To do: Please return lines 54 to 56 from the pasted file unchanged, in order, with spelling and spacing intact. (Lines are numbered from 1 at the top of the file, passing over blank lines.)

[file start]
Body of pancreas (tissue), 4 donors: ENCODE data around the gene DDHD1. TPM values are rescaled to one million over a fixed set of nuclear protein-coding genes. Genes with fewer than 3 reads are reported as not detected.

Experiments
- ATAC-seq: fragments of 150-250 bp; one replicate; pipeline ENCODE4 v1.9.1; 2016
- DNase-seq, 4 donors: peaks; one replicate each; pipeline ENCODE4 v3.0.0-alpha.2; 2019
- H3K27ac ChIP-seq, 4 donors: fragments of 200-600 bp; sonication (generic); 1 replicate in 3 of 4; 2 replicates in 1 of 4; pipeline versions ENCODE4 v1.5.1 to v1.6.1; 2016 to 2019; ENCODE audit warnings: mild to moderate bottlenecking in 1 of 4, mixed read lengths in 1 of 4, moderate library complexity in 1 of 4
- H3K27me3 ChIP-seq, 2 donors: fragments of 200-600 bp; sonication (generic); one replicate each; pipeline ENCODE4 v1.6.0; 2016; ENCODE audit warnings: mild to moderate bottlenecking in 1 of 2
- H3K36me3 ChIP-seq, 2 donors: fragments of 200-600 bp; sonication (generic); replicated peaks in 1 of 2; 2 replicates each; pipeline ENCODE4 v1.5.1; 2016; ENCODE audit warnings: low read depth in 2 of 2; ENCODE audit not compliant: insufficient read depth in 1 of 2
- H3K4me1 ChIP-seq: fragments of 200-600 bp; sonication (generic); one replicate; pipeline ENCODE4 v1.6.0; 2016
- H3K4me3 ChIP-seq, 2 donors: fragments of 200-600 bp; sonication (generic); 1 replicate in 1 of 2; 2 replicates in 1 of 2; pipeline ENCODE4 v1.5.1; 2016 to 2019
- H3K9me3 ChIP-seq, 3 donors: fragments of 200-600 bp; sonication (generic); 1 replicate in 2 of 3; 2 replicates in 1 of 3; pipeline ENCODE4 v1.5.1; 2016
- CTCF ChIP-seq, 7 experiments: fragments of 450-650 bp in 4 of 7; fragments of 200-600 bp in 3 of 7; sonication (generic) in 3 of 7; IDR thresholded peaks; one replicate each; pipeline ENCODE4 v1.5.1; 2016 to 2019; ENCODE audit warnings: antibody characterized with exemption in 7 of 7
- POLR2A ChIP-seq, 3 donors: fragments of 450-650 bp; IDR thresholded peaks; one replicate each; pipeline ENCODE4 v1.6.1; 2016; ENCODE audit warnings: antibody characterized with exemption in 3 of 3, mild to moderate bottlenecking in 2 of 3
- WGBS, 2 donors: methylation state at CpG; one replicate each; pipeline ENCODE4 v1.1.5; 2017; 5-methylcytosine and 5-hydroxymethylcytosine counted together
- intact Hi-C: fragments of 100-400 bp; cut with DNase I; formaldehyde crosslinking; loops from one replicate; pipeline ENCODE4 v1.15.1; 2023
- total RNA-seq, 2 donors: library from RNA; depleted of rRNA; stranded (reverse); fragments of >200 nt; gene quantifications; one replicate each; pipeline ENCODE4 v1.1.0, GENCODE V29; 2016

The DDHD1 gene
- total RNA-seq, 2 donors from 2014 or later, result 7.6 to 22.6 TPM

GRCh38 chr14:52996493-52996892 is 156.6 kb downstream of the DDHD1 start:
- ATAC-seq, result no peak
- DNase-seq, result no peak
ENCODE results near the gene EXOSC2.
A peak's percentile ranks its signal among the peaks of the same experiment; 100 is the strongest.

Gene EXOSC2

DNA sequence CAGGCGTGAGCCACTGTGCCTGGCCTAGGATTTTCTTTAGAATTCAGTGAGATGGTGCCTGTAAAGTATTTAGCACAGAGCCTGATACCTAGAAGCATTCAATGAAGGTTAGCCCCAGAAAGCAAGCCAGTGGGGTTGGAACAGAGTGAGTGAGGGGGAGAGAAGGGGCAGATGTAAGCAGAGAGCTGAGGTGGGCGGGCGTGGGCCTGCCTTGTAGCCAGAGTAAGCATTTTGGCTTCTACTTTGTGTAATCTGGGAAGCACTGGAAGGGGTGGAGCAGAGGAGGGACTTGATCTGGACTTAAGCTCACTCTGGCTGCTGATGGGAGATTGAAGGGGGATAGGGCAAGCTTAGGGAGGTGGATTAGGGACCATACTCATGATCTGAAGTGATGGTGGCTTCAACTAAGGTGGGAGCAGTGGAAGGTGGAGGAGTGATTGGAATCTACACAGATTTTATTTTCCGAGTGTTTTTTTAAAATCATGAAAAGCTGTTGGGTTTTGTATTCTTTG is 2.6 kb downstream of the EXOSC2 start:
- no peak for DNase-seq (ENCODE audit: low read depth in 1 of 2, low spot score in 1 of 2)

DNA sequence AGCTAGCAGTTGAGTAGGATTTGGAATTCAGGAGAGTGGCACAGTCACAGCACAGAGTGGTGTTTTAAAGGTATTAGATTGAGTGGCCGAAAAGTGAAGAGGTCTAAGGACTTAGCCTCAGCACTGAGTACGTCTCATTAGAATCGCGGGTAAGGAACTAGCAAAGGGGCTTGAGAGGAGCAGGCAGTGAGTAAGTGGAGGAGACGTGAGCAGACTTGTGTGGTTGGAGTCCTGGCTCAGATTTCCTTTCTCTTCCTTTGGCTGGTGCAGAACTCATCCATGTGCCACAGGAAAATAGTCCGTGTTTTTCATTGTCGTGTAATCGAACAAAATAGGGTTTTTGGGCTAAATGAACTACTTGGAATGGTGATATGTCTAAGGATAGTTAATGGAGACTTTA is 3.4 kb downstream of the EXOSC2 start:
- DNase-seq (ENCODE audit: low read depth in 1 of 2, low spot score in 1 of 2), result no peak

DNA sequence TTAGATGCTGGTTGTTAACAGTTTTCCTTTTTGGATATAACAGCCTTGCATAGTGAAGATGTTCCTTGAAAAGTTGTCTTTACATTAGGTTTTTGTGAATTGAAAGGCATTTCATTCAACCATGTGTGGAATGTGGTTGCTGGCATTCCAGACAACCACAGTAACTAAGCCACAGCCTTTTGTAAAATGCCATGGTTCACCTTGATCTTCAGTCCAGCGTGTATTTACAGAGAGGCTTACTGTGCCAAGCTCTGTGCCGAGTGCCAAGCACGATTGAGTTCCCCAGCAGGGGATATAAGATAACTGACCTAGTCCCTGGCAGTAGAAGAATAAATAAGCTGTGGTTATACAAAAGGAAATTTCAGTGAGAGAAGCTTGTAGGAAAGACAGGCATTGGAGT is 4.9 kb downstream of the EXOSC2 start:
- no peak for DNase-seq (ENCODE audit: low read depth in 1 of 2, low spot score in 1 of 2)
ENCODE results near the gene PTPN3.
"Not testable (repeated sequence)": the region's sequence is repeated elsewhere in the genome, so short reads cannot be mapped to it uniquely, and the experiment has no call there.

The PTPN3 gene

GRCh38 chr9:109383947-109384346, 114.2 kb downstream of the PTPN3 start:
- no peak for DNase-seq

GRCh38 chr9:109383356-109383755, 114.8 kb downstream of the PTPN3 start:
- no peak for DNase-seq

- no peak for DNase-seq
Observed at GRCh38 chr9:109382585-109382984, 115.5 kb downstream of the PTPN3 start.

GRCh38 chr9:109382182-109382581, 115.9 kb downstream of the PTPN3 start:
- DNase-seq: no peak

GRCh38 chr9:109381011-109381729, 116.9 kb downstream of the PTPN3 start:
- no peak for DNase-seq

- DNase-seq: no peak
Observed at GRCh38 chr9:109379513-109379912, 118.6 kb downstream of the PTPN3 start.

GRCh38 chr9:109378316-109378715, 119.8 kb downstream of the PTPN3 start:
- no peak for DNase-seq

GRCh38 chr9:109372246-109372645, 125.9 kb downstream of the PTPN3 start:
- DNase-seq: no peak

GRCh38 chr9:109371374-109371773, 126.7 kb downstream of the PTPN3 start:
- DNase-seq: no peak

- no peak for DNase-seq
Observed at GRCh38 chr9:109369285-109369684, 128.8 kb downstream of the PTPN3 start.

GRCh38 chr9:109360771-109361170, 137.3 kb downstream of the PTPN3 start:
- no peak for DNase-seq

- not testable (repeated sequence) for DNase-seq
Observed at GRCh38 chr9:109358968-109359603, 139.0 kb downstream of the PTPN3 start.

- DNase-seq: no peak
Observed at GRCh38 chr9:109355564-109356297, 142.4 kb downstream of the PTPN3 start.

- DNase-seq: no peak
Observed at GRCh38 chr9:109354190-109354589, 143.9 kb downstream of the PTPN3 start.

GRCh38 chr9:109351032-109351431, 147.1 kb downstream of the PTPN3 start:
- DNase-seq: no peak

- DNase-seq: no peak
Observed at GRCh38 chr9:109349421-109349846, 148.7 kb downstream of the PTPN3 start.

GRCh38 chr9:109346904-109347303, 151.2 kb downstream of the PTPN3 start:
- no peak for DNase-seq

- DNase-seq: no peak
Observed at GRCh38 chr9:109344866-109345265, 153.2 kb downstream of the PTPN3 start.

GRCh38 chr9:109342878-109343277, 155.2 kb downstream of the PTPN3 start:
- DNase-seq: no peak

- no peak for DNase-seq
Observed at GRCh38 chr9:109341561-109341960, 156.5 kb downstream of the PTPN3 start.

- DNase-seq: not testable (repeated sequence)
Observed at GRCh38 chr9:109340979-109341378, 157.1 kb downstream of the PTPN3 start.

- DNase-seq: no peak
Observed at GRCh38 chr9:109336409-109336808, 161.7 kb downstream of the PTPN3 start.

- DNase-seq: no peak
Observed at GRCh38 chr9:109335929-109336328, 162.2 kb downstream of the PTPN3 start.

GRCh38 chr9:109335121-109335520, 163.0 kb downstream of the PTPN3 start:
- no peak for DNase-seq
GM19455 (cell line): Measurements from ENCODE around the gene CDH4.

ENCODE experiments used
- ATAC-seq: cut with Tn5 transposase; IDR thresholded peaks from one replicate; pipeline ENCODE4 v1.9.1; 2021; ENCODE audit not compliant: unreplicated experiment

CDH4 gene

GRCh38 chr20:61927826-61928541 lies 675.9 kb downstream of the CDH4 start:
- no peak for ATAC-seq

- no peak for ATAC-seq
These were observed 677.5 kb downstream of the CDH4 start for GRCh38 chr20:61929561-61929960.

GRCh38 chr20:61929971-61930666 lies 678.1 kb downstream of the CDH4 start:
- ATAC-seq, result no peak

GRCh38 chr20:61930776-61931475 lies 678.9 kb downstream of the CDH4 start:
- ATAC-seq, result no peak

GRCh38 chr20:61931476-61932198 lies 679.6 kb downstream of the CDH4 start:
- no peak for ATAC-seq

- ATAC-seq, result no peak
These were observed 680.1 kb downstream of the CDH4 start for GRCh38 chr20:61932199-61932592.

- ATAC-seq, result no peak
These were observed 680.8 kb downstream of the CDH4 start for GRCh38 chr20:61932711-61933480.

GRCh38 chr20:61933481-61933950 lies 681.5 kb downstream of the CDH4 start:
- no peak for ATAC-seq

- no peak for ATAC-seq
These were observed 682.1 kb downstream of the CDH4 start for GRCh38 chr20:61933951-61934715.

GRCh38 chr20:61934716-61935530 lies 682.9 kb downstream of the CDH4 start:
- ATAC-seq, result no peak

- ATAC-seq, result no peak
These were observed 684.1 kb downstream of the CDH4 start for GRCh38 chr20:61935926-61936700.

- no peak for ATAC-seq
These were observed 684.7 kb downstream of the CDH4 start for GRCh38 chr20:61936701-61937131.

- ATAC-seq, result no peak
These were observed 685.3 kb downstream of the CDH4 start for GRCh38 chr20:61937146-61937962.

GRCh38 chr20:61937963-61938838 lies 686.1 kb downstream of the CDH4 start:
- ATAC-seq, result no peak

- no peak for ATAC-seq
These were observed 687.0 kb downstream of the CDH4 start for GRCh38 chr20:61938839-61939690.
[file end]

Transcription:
- no peak for DNase-seq

- not testable (repeated sequence) for DNase-seq
Observed at GRCh38 chr9:109358968-109359603, 139.0 kb downstream of the PTPN3 start.